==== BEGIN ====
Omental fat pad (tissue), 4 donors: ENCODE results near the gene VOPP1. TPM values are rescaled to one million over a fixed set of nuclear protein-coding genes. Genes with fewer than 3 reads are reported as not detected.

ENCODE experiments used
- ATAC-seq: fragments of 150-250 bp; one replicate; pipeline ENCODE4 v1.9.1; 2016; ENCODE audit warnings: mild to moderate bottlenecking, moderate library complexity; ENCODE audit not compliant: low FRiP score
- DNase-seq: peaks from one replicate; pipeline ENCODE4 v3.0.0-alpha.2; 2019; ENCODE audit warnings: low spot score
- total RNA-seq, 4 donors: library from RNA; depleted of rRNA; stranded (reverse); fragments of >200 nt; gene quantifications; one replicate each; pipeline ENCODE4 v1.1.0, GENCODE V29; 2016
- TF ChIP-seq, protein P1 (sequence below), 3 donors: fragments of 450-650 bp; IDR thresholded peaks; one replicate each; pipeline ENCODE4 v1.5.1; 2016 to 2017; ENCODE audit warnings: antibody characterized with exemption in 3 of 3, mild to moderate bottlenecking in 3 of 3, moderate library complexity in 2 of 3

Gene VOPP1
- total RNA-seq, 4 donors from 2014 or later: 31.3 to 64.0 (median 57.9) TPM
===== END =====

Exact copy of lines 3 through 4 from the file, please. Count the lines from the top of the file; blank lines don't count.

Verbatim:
- ATAC-seq: fragments of 150-250 bp; one replicate; pipeline ENCODE4 v1.9.1; 2016; ENCODE audit warnings: mild to moderate bottlenecking, moderate library complexity; ENCODE audit not compliant: low FRiP score
- DNase-seq: peaks from one replicate; pipeline ENCODE4 v3.0.0-alpha.2; 2019; ENCODE audit warnings: low spot score